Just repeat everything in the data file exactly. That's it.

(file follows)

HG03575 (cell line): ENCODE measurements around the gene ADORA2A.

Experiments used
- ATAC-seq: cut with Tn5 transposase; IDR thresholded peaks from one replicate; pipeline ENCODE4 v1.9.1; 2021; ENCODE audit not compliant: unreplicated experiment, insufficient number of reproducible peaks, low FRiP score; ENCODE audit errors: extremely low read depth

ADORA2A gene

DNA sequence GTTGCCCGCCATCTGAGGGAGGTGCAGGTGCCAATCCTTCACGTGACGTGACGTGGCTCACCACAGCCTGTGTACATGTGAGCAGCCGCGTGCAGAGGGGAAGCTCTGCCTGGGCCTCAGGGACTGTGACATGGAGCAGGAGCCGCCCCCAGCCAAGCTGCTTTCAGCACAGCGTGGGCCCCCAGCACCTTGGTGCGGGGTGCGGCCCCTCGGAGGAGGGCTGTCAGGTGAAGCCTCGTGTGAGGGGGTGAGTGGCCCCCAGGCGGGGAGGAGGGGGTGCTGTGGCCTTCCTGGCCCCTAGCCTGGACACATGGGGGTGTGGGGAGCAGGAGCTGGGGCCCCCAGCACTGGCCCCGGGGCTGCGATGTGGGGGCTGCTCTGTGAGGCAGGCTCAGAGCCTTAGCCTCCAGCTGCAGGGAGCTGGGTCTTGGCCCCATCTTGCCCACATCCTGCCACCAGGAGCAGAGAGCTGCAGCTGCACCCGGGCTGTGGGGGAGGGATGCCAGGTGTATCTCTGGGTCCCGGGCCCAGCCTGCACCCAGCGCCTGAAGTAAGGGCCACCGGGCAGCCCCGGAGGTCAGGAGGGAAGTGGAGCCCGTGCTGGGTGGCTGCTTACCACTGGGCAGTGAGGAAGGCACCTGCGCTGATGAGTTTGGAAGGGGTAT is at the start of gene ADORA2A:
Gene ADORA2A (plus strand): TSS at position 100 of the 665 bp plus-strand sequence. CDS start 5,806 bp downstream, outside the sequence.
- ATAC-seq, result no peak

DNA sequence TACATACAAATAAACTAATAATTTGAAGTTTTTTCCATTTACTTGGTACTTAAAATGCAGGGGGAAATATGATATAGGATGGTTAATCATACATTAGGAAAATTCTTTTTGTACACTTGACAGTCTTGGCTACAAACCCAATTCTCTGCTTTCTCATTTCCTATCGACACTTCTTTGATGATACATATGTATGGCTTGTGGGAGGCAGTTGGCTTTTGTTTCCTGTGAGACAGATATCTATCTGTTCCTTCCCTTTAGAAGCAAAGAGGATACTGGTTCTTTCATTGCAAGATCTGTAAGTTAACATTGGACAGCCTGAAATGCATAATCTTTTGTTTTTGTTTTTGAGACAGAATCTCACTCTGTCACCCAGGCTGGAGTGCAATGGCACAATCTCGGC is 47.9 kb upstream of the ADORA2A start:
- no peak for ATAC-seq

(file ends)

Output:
HG03575 (cell line): ENCODE measurements around the gene ADORA2A.

Experiments used
- ATAC-seq: cut with Tn5 transposase; IDR thresholded peaks from one replicate; pipeline ENCODE4 v1.9.1; 2021; ENCODE audit not compliant: unreplicated experiment, insufficient number of reproducible peaks, low FRiP score; ENCODE audit errors: extremely low read depth

ADORA2A gene

DNA sequence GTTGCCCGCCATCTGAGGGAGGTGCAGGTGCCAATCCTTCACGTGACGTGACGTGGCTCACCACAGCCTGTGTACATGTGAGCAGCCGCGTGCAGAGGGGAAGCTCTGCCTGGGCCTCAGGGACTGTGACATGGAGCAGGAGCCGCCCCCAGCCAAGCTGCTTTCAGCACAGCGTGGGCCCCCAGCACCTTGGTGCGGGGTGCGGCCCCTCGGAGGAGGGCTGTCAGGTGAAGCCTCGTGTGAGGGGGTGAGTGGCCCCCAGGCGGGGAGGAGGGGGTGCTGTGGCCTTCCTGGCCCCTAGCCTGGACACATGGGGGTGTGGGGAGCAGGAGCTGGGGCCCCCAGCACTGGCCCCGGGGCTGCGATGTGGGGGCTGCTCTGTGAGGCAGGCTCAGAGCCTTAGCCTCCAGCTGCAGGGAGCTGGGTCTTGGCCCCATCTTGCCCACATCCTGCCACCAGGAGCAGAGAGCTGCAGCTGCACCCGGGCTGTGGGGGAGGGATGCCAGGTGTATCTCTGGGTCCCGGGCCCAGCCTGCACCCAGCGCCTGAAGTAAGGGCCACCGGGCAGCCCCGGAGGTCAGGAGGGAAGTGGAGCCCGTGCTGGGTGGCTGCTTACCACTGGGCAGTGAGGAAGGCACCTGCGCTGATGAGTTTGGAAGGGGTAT is at the start of gene ADORA2A:
Gene ADORA2A (plus strand): TSS at position 100 of the 665 bp plus-strand sequence. CDS start 5,806 bp downstream, outside the sequence.
- ATAC-seq, result no peak

DNA sequence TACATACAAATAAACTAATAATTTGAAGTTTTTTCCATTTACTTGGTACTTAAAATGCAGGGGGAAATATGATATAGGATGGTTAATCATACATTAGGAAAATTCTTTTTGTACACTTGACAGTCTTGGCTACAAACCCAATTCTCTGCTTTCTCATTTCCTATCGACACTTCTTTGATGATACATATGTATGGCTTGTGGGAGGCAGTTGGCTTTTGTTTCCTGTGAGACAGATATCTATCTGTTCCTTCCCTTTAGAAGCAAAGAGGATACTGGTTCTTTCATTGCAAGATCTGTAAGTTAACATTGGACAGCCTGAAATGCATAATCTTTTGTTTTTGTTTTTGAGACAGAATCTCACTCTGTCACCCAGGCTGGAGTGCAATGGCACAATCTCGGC is 47.9 kb upstream of the ADORA2A start:
- no peak for ATAC-seq